In putting together the first edition of Red Flag, we had to decide what issue to lead with on our first front cover. It was an important decision, as it gives us the opportunity to convey something about what kind of publication Red Flag will be, what kinds of issues it considers important and where it stands. It was with this in mind that we decided to lead with the case of Bradley Manning, the US soldier who is currently standing trial in a military court. Manning, who released masses of cables documenting the crimes of the US military in Iraq and Afghanistan, is charged with “aiding the enemy” and “endangering US forces” and faces life in prison if found guilty.
We decided to lead with this story not only because it is an important case, but because Manning himself epitomises the kind of courage and integrity in the face of power that we would be proud to bring even a fraction of to the pages of this paper. Since his arrest in 2010, Manning has been subject to unimaginable cruelties, which clearly amount to torture. But, as Barry Sheppard writes on page 3, they “failed to break him. They failed to get him to testify against Julian Assange with promises of a lighter sentence and better conditions. While he has admitted to being the source of the leaks, he maintains that he was correct to do so, to shed some light on the ugly truth of the US wars. Bradley Manning is a true hero, a person of conscience.”
We live in a world where “political struggle” is a sullied phrase. The term evokes dishonesty and the kind of vacuous, self-serving antics that are once again on display in Australia this month as the Labor Party tears itself apart, looking for every possible cause of its malaise except the ones that actually explain it. If that is “politics”, then it is wholly understandable that most people want nothing at all to do with it.
But there is another kind of politics: the politics of resistance and struggle. It is this that leads people like Manning to tell the truth about the crimes of the US military machine, even at the cost of their own freedom. And while Manning is a particularly heroic case, there is no shortage of examples around the world of people putting themselves on the line in opposition to the powerful. The latest episode is unfolding at the moment in Turkey, as hundreds of thousands take to the streets in rebellion against neoliberal economic policies and an increasingly authoritarian government. Over the past few years – from the Arab revolutions to Occupy to the resistance to austerity in Europe – people have time and again taken to the streets, organised in their communities and their workplaces, and set themselves the task of fighting for a different, better world.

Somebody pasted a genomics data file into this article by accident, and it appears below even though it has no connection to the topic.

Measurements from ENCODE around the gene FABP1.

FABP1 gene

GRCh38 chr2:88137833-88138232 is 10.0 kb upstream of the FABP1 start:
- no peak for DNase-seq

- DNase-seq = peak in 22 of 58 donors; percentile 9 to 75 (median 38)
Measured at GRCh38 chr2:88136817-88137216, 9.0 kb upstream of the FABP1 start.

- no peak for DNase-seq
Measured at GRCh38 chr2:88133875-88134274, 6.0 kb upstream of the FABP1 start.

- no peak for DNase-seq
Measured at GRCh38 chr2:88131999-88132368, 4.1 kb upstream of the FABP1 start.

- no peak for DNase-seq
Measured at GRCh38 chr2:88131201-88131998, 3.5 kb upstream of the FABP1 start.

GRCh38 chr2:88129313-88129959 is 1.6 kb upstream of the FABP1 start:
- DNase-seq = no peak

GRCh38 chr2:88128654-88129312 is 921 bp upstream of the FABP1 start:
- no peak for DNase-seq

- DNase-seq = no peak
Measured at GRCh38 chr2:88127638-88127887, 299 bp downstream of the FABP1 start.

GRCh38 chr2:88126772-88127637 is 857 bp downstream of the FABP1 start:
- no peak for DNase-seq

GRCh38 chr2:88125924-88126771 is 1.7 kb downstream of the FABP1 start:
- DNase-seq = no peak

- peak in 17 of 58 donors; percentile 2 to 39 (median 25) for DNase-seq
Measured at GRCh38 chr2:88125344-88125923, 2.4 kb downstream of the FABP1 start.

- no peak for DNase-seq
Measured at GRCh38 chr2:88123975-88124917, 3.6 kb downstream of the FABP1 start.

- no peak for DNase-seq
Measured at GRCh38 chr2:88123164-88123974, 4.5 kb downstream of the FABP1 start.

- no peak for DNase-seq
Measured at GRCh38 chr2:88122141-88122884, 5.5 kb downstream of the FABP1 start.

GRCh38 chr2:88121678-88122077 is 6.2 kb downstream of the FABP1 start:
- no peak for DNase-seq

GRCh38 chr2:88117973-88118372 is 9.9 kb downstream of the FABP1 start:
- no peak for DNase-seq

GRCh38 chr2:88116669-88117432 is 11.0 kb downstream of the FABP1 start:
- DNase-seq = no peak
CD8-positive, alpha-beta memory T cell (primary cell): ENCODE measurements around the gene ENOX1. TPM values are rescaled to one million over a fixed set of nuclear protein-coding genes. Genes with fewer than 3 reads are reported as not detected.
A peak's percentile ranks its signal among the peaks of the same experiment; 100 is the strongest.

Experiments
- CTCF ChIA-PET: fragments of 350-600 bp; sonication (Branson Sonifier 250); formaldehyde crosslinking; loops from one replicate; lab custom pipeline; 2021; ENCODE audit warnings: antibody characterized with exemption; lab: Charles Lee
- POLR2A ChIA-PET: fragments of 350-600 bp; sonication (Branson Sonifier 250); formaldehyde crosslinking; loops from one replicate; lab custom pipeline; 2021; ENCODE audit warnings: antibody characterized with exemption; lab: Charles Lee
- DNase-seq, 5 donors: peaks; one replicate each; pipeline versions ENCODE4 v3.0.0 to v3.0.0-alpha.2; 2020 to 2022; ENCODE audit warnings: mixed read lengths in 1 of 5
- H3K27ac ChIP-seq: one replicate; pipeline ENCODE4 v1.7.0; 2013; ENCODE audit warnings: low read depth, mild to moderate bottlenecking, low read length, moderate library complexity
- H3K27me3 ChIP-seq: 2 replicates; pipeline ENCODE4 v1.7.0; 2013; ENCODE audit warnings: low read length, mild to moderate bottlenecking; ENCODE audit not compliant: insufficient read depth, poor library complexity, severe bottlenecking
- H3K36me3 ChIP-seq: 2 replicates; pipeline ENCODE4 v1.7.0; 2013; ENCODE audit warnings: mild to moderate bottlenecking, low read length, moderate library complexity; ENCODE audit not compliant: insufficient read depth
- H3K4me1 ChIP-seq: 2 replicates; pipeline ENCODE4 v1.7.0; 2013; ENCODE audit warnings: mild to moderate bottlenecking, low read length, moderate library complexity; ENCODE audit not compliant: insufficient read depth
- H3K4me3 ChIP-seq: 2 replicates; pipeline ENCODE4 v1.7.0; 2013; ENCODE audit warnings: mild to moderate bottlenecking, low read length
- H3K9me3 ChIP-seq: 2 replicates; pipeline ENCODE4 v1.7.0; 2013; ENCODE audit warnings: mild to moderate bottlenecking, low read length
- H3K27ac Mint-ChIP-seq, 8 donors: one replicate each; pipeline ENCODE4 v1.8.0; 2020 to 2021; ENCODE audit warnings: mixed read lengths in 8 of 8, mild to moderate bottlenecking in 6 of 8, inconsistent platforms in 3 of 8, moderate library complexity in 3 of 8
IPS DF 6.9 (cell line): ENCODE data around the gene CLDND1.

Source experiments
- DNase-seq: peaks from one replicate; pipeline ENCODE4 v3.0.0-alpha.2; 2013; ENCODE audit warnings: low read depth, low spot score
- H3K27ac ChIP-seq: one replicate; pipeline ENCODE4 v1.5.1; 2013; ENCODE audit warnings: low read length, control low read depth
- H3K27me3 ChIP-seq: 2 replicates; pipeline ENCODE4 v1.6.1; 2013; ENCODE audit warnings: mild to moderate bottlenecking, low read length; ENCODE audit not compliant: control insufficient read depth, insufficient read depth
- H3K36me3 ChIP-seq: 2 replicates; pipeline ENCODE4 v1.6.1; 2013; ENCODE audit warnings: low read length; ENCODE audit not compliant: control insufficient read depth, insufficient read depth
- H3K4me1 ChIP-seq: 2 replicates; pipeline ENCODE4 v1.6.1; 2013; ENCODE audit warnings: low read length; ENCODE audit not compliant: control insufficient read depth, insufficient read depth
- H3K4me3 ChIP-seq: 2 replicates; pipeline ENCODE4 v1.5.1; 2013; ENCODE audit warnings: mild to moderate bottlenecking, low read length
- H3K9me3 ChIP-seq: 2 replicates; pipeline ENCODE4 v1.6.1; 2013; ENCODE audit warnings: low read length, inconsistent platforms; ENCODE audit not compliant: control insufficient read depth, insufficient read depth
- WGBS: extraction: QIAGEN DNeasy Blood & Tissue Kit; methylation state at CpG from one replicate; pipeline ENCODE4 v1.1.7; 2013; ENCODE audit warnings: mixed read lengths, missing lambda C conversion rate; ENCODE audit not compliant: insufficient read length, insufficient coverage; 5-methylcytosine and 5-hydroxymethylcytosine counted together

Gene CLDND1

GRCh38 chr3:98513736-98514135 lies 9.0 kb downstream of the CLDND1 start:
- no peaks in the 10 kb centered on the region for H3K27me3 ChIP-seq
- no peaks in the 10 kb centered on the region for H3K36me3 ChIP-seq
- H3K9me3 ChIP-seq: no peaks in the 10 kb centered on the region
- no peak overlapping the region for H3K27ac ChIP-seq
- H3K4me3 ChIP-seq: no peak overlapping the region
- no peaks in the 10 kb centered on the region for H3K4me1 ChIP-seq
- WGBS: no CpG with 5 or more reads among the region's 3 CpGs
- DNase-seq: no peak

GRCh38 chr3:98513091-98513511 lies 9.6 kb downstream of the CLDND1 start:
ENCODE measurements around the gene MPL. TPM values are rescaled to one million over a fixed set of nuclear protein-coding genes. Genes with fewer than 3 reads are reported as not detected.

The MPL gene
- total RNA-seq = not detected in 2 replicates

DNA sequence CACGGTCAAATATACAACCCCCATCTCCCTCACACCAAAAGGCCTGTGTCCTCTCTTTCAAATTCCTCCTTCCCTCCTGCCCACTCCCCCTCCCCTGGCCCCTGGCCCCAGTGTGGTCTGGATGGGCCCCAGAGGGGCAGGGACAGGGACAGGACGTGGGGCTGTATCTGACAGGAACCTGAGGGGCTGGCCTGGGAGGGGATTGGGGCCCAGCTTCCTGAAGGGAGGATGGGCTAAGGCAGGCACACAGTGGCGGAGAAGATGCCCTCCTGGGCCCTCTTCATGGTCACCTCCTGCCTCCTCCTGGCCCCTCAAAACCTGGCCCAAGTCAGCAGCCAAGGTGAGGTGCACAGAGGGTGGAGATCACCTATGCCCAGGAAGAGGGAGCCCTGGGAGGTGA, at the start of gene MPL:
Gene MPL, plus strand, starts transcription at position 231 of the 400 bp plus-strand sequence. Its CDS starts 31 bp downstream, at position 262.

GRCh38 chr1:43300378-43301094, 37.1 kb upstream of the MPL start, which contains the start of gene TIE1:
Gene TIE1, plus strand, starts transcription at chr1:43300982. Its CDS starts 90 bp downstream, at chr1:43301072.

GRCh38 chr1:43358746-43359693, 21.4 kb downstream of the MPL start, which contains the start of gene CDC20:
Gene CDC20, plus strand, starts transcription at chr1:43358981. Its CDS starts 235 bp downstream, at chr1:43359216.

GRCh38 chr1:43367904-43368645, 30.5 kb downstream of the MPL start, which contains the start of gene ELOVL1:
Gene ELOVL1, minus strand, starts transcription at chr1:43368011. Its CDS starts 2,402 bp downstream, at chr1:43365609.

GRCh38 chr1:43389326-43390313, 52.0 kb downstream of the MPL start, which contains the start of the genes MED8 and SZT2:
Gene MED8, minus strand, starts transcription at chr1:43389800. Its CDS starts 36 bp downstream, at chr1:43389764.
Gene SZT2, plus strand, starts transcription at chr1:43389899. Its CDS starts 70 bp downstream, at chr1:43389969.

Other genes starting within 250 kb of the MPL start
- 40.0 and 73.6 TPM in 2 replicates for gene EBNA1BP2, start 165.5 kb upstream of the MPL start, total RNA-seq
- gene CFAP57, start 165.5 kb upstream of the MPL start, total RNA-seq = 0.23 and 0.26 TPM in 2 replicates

This politics of resistance is what Red Flag is about. It is a paper that will tell the truth about the rulers of our society, and champion every flicker of resistance from the workers and the oppressed.
We took the name Red Flag because it represents solidarity, struggle and internationalism, but also because it stands for socialism – a world organised to meet human need, not the interests of the rich minority that currently control our governments and our society. Out of the struggles against the individual injustices of our current system, we want to be part of building a new socialist movement that can mount a challenge to the whole structure of capitalist rule. This is an enormous task. But the courage of people like Bradley Manning, and of those resisting oppression and injustice from one side of the planet to another, gives us confidence that the future belongs to us, not to the unspeakably foul minority who currently rule our world.
Time for something completely different
As we go to print, it is unclear whether Julia Gillard’s disastrous prime ministership will last for more than a few weeks, or even days. But what we do know is that the return of Kevin Rudd won’t save the ALP. Even if he clawed back a few seats, or by some miracle won the election, it wouldn’t address Labor’s fundamental problem. The party has abandoned even the pretence of standing up for its working class constituency against the interests of the rich and powerful. It is a loyal and unashamed servant of the same big business interests as the Liberals.
The argument that Labor can be somehow transformed into a vehicle for advancing workers’ interests should long ago have been settled. Workers and the poor need a new party – an organisation that fights for them, and is controlled by them. We hope Red Flag will play a role in laying the basis for a new type of political organisation – a socialist party, a party of struggle – that workers can be proud to be a part of.